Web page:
The Art of Big Data Management: What is it (and Why Does it Matter)?


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Tuesday, August 9, 2022

Understanding big data management will help you cost-effectively collect, maintain and securely use business data to gain key insights – a must for all enterprises.

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The Art of Big Data Management: What is it (and Why Does it Matter)?
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Big data represents the evolution of business information management, following on from data federation and virtualization. What were once discrete large databases, spreadsheets, content files and production datasets have expanded in size and growth rates beyond the capabilities of traditional data management.

Big data not only defines the data volume and the increase in speed that it arrives, but the modern analytics and management tools to enable businesses to handle it effectively. The benefits are improved and more timely insights into operations, leading to better strategic and decision-making processes.

Not adopting the tools that can handle big data will leave a business increasingly in the dark about what data it has, struggling in its ability to gain insights from it and at risk of compliance failures, hacks and loss of critical information. 

Every business should carefully map big data implementation and plan out its strategy, because the growth in data will never slow.

Read on to find out:

What is big data management?

For businesses, big data management is the use of applications and services to organize business information, including structured and unstructured data. There’s no minimum size for data to qualify as ‘big’, but typically it refers to any data that’s impractical for a traditional database to manage, and as long as there’s enough data to generate valuable insights.

Big data applications enable data managers to administrate, ensure data quality, provide compliance and governance and deliver visualizations, while providing headroom for the businesses’ data footprint to grow – without causing harm to the company.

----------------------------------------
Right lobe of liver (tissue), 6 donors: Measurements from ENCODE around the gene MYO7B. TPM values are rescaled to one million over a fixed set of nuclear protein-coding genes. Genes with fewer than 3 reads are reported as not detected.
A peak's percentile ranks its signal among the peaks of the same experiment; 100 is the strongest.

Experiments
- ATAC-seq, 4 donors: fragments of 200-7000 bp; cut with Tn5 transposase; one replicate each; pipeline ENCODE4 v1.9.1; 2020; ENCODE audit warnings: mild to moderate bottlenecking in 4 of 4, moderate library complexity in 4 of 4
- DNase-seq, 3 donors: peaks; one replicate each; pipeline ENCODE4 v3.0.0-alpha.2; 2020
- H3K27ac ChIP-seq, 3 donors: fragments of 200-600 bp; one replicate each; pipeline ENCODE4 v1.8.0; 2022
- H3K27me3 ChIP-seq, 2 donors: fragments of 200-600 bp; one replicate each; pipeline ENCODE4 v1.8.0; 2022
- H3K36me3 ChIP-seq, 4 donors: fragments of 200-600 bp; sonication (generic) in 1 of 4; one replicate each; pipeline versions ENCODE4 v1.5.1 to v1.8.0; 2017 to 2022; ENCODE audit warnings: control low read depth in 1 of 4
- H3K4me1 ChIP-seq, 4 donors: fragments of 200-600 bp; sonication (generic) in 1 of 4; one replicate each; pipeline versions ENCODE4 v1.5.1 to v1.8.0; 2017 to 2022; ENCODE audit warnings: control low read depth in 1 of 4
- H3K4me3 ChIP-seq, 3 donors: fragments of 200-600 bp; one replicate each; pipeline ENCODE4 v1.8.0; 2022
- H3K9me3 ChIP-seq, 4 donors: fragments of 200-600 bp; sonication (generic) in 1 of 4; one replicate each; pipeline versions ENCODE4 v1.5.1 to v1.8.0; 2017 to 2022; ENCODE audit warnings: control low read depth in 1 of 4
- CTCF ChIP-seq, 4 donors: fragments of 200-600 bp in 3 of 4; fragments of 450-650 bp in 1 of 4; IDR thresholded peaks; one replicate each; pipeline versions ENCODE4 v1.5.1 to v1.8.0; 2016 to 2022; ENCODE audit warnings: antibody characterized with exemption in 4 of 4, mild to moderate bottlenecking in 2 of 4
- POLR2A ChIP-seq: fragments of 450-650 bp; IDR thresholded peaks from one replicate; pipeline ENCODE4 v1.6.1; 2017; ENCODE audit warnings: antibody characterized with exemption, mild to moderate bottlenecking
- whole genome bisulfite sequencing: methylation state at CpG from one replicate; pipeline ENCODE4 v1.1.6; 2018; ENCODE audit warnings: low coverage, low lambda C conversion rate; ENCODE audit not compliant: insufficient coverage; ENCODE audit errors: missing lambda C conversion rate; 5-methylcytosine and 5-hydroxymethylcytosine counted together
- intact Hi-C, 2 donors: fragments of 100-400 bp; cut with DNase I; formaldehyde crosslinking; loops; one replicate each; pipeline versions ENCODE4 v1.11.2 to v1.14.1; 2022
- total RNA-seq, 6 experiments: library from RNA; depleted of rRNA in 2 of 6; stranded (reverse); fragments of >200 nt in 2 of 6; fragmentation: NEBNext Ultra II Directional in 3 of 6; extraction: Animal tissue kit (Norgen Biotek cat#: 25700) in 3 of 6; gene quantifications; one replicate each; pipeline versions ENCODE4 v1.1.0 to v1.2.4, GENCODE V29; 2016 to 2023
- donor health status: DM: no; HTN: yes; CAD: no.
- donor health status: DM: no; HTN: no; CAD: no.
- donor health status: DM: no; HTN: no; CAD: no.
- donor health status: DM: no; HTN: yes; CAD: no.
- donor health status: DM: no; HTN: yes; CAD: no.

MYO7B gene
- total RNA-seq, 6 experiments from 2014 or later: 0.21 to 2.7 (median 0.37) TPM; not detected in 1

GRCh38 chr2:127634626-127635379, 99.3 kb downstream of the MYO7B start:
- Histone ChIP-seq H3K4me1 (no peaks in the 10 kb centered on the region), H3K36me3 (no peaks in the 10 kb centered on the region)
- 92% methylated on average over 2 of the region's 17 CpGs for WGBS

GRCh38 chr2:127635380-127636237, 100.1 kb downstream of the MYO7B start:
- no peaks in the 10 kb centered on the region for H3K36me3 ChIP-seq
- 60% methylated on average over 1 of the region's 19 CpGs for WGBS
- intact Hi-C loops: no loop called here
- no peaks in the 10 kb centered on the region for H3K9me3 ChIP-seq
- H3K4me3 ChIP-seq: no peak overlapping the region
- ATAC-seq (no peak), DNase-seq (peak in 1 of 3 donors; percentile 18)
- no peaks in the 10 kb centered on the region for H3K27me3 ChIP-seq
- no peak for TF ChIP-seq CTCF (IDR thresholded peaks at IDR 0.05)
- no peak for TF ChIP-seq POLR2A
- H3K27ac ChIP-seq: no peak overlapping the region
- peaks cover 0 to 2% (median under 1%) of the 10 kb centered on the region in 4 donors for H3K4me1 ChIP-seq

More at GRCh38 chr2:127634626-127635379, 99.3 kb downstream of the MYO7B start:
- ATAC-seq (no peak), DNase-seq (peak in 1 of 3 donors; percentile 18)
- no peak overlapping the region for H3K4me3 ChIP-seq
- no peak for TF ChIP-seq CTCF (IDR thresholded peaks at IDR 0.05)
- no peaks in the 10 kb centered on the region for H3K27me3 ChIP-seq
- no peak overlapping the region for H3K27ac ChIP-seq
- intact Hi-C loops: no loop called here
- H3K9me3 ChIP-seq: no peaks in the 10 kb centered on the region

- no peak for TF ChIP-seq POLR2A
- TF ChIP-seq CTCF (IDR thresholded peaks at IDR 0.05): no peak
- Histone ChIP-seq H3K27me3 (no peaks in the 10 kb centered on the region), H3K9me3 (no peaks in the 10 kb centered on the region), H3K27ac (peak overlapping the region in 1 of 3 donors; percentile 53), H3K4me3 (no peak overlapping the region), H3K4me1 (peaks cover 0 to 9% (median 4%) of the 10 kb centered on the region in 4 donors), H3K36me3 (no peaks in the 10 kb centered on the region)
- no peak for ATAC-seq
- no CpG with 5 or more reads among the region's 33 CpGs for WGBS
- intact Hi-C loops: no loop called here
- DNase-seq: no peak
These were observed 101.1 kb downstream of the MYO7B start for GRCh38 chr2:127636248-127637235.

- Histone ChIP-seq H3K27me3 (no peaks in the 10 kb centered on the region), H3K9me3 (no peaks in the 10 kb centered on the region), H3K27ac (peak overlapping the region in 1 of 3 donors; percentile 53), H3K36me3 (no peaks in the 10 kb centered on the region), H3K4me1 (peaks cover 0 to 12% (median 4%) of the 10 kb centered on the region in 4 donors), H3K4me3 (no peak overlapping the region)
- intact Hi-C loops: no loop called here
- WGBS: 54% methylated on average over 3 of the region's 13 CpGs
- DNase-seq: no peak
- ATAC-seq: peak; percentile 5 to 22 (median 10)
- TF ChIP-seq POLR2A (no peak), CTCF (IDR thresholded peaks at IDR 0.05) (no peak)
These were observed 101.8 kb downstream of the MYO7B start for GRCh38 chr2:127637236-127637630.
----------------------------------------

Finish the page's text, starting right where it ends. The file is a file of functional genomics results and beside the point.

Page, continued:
As the volume of big data grows, businesses that don’t adopt big data management risk losing sight of where they’re headed and will struggle to manage future data growth. Data management problems are a critical issue, with inaccurate, lost or duplicate data more likely to cause issues as the volume grows.

For those adopting big data management as early as possible, as part of data science or digital business initiatives, they’ll be better positioned to avoid those perils and reap the benefits with strong data quality leading to greater-value business intelligence insights.

Data management tools use analytics and AI for operational and strategic planning across many functional business areas from accounting, auditing, legal work and production to supply chain and customer satisfaction. This allows them to identify internal business trends that can lead to efficiency savings, new ideas and concepts that will generate great value.

The benefits of big data management

Big data management offers a range of insights across all markets, verticals and business sizes, with smaller firms able to use AI and analytics on outsized data sets that their predecessors would find impossible or unaffordable to manage. For enterprises, the benefits include:

  • Data-driven innovation: The quest for R&D and product innovation is vital for VC funding, driving business growth and hiring the brightest talent. Data scientists can deliver understanding and insights that can drive the business forward, whatever the market.
  • Better market intelligence: Automated data management can help:
    • Analyze the behavior of your supply chain and that of rivals
    • Explore customer and client dynamics
    • Perform faster and deeper competitive analysis, with information that can improve sales, marketing and product design efforts to better target specific audiences among your customers and prospects
  • Improved customer insights: The customer might always be right, but with millions of variations of ‘right’ across their experience and needs, it takes modern data management and analytics to figure out what the best ‘right’ is for each category and sub-type of customer, branching across your own data sources and external data like credit information or social media feedback.